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The Daily Wildcat

The Daily Wildcat

 

    Artifact keeps live music performance kickin’

    Instructor+Ashley+Bowman+%28center%29+teaches+dancers+Julian+Johnson+%28back+left%29+and+Jeff+Bacigalupo+%28back+right%29+the+routine+that+will+be+showcased+at+Southern+Arizona+Aids+Foundations+event+M%26%23246%3Bda+Prov%26%23335%3Bcate%26%23363%3Br+at+the+Artifact+Dance+Project+Studio+on+Friday.+Artifact+Dance+Project+combines+contemporary+dance+and+ballet+with+jazz.
    Courtney Talack

    Instructor Ashley Bowman (center) teaches dancers Julian Johnson (back left) and Jeff Bacigalupo (back right) the routine that will be showcased at Southern Arizona Aids Foundation’s event Möda Provŏcateūr at the Artifact Dance Project Studio on Friday. Artifact Dance Project combines contemporary dance and ballet with jazz.

    One can feel an organic and creative energy pulsing through the brick walls as they step into the 100-year-old warehouse where Artifact Dance Project has put down its roots. The building is frequently filled with the rumbling sounds of a train passing just outside the studio windows. The historic studio emanates a 1920s atmosphere with its sounds and appearance, and transports all who enter into a different world.

    As Ashley Bowman, co-artistic director of Artifact Dance Project along with Claire Hancock, led her students through some choreography, she encouraged them to “check outside things at the door” and focus on the quality of their dancing. Artifact dancers seem to embrace this freedom from time and incorporate it into their movements. 

    Bowman and Hancock created Artifact Dance Project in 2009 after studying at the UA School of Dance.

    “After two years of studying dance to get our [Masters of Fine Arts], we decided to collaborate and do our thesis concert,” Bowman said. “We called it Artifact. The show was so successful that after the concert, people asked if we were going to start a dance company, so we did.”

    With a foundation in modern, ballet and jazz established by the UA’s dance program, Bowman and Hancock decided to make those three styles the focus of their studio, fusing contemporary with jazz.

    “We only offer those kinds of classes, in addition to [Hancock] teaching Pilates,” Bowman said, “so it gives young adults and adults an opportunity to get high quality training for whatever they need it to be.”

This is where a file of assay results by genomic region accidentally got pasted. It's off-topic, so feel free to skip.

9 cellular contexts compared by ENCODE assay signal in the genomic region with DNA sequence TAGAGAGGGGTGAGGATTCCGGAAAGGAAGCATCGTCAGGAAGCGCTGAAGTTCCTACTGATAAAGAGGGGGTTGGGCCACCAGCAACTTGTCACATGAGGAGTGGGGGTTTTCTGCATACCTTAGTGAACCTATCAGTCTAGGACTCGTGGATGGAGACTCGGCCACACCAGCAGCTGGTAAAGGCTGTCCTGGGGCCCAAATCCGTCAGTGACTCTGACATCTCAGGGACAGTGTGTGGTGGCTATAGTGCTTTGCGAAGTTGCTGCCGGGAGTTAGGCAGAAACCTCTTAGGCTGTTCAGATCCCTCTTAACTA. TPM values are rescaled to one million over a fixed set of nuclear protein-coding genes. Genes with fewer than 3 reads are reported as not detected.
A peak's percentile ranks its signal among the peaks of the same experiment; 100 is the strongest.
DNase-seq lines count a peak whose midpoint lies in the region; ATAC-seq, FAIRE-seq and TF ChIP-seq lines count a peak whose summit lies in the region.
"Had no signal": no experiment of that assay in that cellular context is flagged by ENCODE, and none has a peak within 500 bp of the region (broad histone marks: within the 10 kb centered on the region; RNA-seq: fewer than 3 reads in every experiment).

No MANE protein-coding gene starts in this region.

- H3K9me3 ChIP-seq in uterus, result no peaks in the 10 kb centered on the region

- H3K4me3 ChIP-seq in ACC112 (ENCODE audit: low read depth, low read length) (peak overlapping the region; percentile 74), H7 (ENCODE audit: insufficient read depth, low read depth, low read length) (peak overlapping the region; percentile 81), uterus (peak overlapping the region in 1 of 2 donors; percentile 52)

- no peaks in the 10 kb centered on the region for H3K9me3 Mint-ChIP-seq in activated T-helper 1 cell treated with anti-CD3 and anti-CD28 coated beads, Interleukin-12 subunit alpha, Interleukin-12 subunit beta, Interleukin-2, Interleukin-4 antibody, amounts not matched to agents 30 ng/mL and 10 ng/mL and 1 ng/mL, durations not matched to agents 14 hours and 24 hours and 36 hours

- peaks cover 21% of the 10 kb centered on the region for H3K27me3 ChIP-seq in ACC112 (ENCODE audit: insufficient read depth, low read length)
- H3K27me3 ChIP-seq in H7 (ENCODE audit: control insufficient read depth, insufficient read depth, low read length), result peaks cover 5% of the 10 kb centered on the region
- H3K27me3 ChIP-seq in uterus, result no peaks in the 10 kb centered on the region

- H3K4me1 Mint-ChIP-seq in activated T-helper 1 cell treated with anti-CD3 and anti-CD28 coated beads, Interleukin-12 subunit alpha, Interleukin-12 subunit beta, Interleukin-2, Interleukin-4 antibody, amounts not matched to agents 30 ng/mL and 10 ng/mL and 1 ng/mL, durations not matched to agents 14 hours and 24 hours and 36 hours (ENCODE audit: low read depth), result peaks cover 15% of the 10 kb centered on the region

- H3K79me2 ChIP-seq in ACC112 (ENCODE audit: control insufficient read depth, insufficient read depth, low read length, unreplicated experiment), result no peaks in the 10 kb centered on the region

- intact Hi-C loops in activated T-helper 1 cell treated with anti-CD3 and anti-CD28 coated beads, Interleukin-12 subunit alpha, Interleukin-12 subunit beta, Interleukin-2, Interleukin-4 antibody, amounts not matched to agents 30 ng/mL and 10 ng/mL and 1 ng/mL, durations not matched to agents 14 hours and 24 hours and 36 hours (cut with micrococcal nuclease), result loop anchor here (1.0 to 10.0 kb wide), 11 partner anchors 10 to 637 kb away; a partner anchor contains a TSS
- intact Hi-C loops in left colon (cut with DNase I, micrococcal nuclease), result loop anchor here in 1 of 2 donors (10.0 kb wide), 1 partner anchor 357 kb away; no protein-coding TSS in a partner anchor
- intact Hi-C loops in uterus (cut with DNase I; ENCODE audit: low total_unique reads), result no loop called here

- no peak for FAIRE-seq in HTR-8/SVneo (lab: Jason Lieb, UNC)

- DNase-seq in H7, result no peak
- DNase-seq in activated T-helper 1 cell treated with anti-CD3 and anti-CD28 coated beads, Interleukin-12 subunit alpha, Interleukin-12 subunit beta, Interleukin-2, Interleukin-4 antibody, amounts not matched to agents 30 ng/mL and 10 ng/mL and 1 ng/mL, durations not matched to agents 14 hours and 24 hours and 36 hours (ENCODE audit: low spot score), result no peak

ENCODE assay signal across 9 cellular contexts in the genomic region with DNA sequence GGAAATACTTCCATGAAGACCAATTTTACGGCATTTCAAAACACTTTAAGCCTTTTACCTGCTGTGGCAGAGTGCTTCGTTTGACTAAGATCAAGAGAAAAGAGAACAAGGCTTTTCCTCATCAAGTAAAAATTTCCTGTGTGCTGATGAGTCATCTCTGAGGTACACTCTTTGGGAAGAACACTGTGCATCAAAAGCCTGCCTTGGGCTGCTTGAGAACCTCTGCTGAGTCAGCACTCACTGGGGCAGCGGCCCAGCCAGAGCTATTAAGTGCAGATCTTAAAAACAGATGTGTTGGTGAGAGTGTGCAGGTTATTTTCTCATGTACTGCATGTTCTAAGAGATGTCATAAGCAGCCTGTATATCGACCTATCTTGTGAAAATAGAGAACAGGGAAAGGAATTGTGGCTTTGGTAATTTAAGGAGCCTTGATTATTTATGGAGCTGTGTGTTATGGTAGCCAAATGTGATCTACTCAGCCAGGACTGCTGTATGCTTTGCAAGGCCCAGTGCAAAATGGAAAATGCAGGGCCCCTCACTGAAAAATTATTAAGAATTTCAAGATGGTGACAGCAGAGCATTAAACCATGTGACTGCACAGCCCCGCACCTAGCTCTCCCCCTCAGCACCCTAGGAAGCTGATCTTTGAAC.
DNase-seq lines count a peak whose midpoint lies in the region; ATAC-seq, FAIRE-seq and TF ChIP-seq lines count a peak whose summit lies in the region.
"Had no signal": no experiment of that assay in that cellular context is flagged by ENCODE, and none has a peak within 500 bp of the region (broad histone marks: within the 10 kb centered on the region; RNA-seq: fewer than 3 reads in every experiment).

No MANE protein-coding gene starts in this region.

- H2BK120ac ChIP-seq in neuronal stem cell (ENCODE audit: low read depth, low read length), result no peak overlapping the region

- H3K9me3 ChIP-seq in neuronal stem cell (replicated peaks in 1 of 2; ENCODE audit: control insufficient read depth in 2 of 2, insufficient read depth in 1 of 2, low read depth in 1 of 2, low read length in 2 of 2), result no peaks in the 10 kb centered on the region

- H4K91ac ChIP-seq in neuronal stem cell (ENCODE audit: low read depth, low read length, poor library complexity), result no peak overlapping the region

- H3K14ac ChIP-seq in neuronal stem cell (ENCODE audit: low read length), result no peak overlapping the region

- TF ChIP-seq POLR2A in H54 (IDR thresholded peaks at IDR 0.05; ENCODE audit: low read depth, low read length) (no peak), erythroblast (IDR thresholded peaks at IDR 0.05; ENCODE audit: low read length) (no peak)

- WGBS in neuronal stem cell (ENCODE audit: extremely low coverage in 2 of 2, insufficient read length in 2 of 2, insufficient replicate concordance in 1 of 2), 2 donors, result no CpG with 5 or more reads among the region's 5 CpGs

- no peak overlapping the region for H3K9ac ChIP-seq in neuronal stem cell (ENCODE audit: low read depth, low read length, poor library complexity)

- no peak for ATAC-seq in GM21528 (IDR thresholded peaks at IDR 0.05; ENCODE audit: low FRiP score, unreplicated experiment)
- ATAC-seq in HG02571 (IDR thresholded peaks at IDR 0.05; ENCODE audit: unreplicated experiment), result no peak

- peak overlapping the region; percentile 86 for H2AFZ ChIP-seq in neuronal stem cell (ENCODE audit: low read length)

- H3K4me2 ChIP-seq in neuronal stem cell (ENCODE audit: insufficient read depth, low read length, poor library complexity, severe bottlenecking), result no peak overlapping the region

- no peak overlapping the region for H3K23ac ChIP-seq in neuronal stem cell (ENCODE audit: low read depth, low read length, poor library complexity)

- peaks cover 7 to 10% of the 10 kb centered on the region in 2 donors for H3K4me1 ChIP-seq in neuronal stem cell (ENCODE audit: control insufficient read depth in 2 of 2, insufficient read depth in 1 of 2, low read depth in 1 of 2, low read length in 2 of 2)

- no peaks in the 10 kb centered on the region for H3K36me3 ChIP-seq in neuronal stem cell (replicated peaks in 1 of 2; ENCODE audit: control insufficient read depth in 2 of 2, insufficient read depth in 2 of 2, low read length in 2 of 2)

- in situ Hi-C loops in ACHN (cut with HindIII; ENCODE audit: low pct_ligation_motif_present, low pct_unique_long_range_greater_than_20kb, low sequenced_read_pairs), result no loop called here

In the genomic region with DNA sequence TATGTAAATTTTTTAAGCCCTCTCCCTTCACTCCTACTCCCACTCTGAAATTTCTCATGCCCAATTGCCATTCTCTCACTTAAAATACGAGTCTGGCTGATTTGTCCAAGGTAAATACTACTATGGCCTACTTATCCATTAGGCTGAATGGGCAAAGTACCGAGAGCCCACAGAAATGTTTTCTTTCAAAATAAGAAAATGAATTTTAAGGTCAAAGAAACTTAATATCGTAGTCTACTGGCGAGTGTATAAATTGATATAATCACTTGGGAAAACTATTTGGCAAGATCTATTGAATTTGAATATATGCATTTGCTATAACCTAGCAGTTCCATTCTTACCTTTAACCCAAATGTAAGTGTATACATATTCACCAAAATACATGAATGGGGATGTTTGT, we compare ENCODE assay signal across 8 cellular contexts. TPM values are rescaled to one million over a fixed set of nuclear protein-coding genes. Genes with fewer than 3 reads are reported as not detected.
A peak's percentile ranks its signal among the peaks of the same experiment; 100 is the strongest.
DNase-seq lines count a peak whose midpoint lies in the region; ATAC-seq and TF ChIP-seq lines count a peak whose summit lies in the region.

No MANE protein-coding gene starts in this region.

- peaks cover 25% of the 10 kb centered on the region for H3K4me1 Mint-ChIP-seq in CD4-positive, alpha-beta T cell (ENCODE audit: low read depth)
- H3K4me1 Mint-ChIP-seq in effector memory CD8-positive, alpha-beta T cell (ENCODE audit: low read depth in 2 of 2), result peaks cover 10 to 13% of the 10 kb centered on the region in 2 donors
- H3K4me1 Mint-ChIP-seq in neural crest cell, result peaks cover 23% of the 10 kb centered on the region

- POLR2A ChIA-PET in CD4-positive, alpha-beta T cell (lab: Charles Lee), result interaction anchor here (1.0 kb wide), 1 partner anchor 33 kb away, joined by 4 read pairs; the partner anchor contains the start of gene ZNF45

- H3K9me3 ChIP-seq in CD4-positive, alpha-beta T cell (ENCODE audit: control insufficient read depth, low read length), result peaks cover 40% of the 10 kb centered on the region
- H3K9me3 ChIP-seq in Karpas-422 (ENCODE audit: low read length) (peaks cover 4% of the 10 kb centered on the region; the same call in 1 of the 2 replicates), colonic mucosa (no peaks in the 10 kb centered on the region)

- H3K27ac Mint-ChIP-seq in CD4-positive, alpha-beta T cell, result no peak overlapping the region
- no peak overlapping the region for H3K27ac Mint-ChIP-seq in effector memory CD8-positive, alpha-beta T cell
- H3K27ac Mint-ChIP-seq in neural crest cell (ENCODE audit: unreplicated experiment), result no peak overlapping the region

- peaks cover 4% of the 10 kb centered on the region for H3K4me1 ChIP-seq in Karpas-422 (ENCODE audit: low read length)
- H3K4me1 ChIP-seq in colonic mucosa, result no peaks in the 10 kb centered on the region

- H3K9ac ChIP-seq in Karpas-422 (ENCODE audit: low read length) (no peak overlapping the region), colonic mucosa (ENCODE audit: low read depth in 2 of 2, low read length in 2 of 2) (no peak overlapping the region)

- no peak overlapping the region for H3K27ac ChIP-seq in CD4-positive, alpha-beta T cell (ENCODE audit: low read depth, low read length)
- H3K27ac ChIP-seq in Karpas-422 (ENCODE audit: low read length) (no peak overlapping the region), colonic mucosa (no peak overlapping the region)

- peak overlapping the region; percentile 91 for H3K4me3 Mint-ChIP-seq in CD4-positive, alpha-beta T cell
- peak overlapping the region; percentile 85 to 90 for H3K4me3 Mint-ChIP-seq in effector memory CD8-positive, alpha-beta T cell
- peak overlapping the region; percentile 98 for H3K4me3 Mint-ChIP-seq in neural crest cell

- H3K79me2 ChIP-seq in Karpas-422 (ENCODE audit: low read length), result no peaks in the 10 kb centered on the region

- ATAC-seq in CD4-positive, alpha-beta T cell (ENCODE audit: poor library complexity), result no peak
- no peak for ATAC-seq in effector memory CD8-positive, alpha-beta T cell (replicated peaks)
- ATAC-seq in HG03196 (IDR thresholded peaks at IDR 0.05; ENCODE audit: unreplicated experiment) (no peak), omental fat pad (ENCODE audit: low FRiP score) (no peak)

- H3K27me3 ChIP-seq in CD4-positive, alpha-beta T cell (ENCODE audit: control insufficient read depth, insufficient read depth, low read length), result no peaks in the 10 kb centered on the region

Another staple of Artifact Dance Project is its commitment to integrating live music into all of its performances.

    “That’s our mission as a company,” Hancock said. “That’s what sets us aside a little bit. It really distinguishes us, because many dance companies — that’s the first thing to go is the live music element. … [Live music is] center and foremost to what we are doing.”

    Artifact also emphasizes collaboration between different art forms. Hancock said Artifact works with painters, actors, songwriters, voice-over actors and others to enhance its dance performances. For example, Hancock cited an occasion when Artifact collaborated with Joe Pagac, a Tucson muralist, in its show of “I Wonder if My Name is Alice.” She said Pagac painted the sets as the dancers performed live in front of the audience.

    “Chris Black, who wrote almost all the music for ‘Speak Easy’ that we’re about to do, was in the audience for the Joe Pagac evening,” Hancock said, “and they ended up doing a collaboration together because he liked what he saw from us. So, the collaborations that we do lead to other collaborations in the community. We found that to be true over and over again. The arts community just gets stronger and stronger, and more and more connections are being made.”

    Shelly Hawkins, a dancer with Artifact Dance Project, has been a part of the company from the very beginning. She cherishes her time at Artifact and said that it has allowed her to push herself and grow as an artist.

    “[Artifact is] great, because a lot of the time when you’re a dancer, you have to move to a big city … to where the jobs are,” Hawkins said. “[Bowman and Hancock have] given me an opportunity to have a dance life that is fulfilling even though I’m not in [Los Angeles] or Chicago or in New York.”

    Moreover, Hawkins appreciates Hancock and Bowman’s innovative and stylistic minds.

    “They’re really good at building this world with movement, choreography and the whole concept overall with lights and sets and everything,” Hawkins said. “Everything that we do is different, so every show is a different challenge. … [This season,] we did an in-studio fashion show, and then we did this really artsy, beautiful concert-style show.”

    Currently, Artifact Dance Project is gearing up for its “Speak Easy” performance. The show will take place from April 3-5 at the Stevie Eller Dance Theatre on the UA campus. Bowman directed and choreographed “Speak Easy,” which actually premiered last year. However, Hancock said Artifact decided to bring the show back due to popular demand.

    The story is set in the 1920s and centers around Lois Long, a woman who works for The New Yorker magazine, and her boss, Harold Ross, who is the magazine’s founding editor.

    “Both are historical characters,” Bowman said, “and so the show is about the two of them and their social life with all of these crazy characters in the underground, prohibition-world of speakeasies. It’s very jazzy.”

    Hawkins plays Lois Long and said the role presents many challenges.

    “But it’s cool, because this time, I’m really just ready to nail it,” Hawkins said.

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    Follow Madison Scavarda on Twitter.

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